Saugus firefighter back serving on the home front
By Chris Stevens
Monday, October 25, 2004

David Springer is sleeping a lot better now.

Springer, a town firefighter, is two weeks home from serving 18 months as a Naval hospital corpsmen, the last 7 months in Iraq. Sunday was his first day back at the Essex Street Fire Station, where he said he took the new engine for a spin as he settled back into a civilian routine.

"Just like riding a bike, it's great," Springer said about being home, adding that it's nice to be able to drive down the road and not have to worry about getting blown up.

"And to get a good night sleep without rocket or mortar attacks, that's a little unnerving."

Springer volunteered to serve in Iraq in April of 2003, because he said, he felt obligated.

"There have been people in my life that have served in the military ever since the Civil War," he said. "After Sept. 11, I wanted to make a difference."

Having served as a Marine from 1980-'84, Springer said when war first broke out in Iraq, he tried to re-enlist, but was told he was too old.

As a trained paramedic however, he was just what the Navy was looking for, so on the promise he could be attached to a Marine unit, Springer signed on.

He served his first nine months at Camp Lejeune, N.C.,before being sent to Minneapolis and then California where after some desert warfare training Springer found himself on his way to Kuwait. From there he went to Ar-Ramadi in the Al-Ambear province of the Sunni Triangle in Iraq.

"We were two hours outside of Baghdad and about 45-minutes to Fallujah," he said,

which he added was close enough.

"We had people killed right on our base," he said. "There were rockets fired at us regularly and mortar attacks quite often."

Mortar attacks aside, Springer said base life wasn't as difficult at he thought it would be.

"I was prepared to really live in a harsh environment," he said. "For some reason I envisioned living in a two-man tent or sleeping in a vehicle a lot. As it turned out we stayed at one of Saddam's former military bases. It was actually pretty comfortable."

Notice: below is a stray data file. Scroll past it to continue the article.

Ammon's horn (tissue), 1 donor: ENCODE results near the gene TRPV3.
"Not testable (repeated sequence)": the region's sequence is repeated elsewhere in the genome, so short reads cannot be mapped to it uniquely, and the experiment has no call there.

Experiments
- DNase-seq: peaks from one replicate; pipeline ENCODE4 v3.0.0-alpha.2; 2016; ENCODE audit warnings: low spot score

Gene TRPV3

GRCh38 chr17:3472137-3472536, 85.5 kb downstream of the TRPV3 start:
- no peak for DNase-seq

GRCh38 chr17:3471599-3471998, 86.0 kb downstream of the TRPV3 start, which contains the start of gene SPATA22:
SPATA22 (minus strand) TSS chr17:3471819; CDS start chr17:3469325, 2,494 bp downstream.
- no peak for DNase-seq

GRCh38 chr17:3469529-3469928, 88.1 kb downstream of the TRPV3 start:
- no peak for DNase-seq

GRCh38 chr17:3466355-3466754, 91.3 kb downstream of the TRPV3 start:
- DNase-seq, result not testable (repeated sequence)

Springer was attached to a Marine artillery unit, but said essentially they served as military police.

"They would do raids, military sweeps and bring people in for interrogations," he said. "My job was to screen them to make sure they didn't have any obvious injuries or illnesses."

He also took part in a number of convoys and a few community policing style missions with the Army and said he met a lot of interesting characters.

Springer said he met religious leaders that served them tea, and visited schools where the children would ask them for pens.

"They loved pens and we'd give them chocolate from our rations."

And while many Iraqis would wave to the soldiers as they passed in some areas, Springer said they were clearly not well liked and the tension was palpable.

"It was tough to differentiate," he said. "The kids, the people, they seem friendly but you don't know who the enemy is. You never really let your guard down, you tried to be respectful."

Then there were the detainees.

"A lot of times they seemed relieved to be with us," he said. "A lot of them cooperated, not too many were belligerent but we definitely had the upper hand."

It was not, however, the type of upper hand some had at the Abu Ghraib prison, where soldiers were discovered abusing and humiliating Iraqi prisoners.

Springer was familiar with the prison because the Iraqi's that came through his detention center that weren't released were taken to Abu Ghraib, sometimes by him. He said he was surprised when the story broke.

"I don't know all the details or the facts," he said. "We all definitely dealt with the military brass. They were around quite often checking up on us but from what I understand we were rated one of the best detention centers there."

Technically Springer is on active duty until December, due to accumulated leave he never had time to take. And he will continue to serve in the Army Reserves though he doesn't have to report for training missions.

"I could if I wanted to," he said. "But I feel I've accomplished my mission, what am I going to do. I basically feel I did my job, I'm satisfied. It was an experience, I saw a lot, I learned a lot, and a met a lot of nice people."